Skeet and Trap Team is On the Mark at Coeur d’Alene High School
It began less than a decade ago, and started with just five members, but the Viking Skeet and Trap Team has already become a fixture at Coeur d’Alene High School. Under the leadership of CEA and IEA members Kiersten Kerr and Bill White, the team now boasts nearly 40 members, has collected four state championships, and has been a confidence-boosting support group for students.
While traditional team sports like football, basketball, baseball and softball still garner lots of attention at the school and in the community, the success of the Skeet and Trap Team is hard to ignore. And while competitive success is certainly part of the equation, the overall maturation and growth of the participants hits the target too. “Being a part of this team is an extra motivation for students, and results in better grades and better discipline,” says White.
“These kids have found something to connect with,” notes Kerr. “It is a unique and fun activity to do outside of school, but they also work very hard to be competitive.” Members of the team are also eligible to earn varsity letters for their participation. “Shooting is a lifelong sport that these kids can learn how to do now,” says White.
The Viking Skeet and Trap Team finished second in this spring’s state competition, which alternates between Boise and Coeur d’Alene, and was held in Boise this year. The 2016-17 squad features 33 boys and six girls. “The girls mix right in with the boys,” says Kerr.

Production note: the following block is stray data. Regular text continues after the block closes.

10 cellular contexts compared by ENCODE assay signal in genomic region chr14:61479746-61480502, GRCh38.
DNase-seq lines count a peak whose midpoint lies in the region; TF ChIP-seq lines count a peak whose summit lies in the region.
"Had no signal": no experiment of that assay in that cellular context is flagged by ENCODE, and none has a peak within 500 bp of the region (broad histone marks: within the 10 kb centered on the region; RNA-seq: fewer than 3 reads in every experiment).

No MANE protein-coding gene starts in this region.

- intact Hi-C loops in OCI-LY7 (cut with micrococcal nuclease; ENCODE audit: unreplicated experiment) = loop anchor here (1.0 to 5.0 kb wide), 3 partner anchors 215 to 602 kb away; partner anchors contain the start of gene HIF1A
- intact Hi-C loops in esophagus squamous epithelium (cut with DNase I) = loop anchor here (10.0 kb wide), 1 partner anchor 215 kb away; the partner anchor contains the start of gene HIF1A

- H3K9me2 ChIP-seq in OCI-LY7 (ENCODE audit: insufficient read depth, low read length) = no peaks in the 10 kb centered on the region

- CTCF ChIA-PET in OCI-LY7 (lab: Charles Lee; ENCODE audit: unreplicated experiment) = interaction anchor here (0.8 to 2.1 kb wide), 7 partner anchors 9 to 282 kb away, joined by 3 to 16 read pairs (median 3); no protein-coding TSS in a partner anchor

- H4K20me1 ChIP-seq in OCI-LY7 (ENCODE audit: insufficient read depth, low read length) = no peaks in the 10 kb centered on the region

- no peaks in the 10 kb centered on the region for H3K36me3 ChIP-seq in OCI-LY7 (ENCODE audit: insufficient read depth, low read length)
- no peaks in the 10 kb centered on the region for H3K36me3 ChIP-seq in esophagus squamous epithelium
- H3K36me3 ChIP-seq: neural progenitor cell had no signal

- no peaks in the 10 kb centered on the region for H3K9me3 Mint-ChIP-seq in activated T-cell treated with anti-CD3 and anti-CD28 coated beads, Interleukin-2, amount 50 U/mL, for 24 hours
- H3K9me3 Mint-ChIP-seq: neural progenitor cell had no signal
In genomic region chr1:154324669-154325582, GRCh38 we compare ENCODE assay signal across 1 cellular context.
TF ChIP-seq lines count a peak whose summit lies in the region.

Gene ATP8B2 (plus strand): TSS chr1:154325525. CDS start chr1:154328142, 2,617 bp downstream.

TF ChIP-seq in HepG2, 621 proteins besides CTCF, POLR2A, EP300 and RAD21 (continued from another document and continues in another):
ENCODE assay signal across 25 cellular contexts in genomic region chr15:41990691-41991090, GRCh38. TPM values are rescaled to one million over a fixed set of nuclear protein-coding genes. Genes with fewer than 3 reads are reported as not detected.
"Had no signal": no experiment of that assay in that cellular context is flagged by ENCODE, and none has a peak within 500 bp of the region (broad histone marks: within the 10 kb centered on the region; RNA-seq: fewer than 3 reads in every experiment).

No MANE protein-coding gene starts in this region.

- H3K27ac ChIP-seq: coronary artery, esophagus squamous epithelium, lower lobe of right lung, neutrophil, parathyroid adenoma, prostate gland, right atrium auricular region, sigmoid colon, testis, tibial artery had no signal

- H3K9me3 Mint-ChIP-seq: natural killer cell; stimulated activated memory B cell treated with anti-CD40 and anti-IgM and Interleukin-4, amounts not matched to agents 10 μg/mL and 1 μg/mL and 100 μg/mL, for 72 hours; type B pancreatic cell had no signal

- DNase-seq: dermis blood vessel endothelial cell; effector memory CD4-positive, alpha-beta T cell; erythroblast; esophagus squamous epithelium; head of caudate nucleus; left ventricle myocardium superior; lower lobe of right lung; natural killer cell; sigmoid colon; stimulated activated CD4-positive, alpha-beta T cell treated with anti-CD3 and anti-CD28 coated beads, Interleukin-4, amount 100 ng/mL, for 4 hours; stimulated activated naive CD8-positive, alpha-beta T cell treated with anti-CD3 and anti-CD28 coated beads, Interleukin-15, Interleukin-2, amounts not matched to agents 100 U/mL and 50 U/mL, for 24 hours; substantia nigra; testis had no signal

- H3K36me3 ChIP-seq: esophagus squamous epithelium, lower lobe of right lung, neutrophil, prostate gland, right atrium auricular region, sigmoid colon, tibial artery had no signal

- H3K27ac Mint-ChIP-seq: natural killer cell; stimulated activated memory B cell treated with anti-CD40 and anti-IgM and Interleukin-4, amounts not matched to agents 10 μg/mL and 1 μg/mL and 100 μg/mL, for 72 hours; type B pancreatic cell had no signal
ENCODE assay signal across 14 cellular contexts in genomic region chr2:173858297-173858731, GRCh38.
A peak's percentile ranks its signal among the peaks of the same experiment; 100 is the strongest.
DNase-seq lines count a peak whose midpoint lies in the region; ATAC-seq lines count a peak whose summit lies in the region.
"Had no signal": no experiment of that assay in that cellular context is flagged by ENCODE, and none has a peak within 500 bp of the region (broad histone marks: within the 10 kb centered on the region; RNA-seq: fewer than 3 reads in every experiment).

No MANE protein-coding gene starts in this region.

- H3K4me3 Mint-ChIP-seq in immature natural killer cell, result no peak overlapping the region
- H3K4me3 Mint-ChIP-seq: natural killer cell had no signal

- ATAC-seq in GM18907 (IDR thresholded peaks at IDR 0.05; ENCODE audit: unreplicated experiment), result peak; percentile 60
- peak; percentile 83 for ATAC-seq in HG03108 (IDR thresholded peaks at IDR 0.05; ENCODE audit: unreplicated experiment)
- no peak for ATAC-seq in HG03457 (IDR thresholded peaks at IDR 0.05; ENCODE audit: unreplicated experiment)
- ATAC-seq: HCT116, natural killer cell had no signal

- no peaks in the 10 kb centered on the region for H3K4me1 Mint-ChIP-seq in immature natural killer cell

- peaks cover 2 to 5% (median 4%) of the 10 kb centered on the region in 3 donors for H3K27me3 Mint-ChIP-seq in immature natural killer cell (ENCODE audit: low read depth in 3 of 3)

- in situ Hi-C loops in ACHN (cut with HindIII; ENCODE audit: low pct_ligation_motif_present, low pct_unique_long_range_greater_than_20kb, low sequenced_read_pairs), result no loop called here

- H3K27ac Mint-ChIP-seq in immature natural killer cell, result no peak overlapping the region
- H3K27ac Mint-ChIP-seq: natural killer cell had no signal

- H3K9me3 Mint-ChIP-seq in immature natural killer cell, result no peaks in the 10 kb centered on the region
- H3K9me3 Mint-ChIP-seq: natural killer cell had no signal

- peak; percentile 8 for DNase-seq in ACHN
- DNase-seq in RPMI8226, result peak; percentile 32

The team has become a family affair for Kerr, who is a librarian, and White, who teaches wood shop, metal shop, and drafting. The two met through the school, got to know each other better through the shooting team, and are now engaged. Kiersten’s oldest son, Ryan, competed on the team for four years, and is now on the team at North Idaho College. Her other son, Travis, will be a junior at Coeur d’Alene High School this fall, and has been shooting since sixth grade. Bill’s kids are also involved—daughter Megan will be a sophomore this year, and eighth grade daughter Kate is on the middle school team.
Safety is also a major point of emphasis for the Viking Skeet and Trap Team, with hunter safety training a prerequisite for students to participate. “Our number one concern is safety, and the kids are really good about buying into that,” says Kerr. Friends of the NRA helps on that front, as well as grants from the Midway USA Foundation that help offset costs. The team also holds a raffle and other fund-raising events.
Kerr and White maintain that they are more advisors or facilitators than coaches. “We get lots of instructional help from several retired gentlemen, including Hank Williamson, Dave Daniel and Jim Self,” says Kerr. The team leaders are also quick to thank the Coeur d’Alene Skeet and Trap Club, where the team practices. Many of the team members also join the Skeet and Trap Club and use the facility with their families.
Did You Know?
There are four different disciplines within the sport of competitive shooting.
- Skeet-clay targets are launched from two locations to the side of the shooter
- Trap-straight away shooting with targets moving away from the shooter
- Sporting clays-replicates hunting situations (described as “golf with a shotgun”)
- Five stand-five shooting stations, with shooter receiving a menu card with target sequences